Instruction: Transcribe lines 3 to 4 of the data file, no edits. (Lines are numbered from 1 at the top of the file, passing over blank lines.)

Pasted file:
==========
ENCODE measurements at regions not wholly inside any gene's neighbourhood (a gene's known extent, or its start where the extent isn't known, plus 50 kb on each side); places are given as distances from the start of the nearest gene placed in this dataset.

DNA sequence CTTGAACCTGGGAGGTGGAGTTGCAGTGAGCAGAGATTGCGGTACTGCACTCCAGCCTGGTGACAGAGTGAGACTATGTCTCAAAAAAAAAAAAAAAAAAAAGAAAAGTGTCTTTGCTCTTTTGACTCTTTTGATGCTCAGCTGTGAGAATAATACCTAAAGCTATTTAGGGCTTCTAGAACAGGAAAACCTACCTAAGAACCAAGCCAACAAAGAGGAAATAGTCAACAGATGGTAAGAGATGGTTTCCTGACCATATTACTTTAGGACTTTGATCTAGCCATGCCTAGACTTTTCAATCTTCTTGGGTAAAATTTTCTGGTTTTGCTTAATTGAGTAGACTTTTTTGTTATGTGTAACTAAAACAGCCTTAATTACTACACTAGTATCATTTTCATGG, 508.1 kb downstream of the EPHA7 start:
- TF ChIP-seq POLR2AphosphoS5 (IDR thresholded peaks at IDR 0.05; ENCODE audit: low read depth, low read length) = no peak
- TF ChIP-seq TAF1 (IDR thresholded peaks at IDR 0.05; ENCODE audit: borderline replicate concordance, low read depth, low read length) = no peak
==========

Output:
- TF ChIP-seq POLR2AphosphoS5 (IDR thresholded peaks at IDR 0.05; ENCODE audit: low read depth, low read length) = no peak
- TF ChIP-seq TAF1 (IDR thresholded peaks at IDR 0.05; ENCODE audit: borderline replicate concordance, low read depth, low read length) = no peak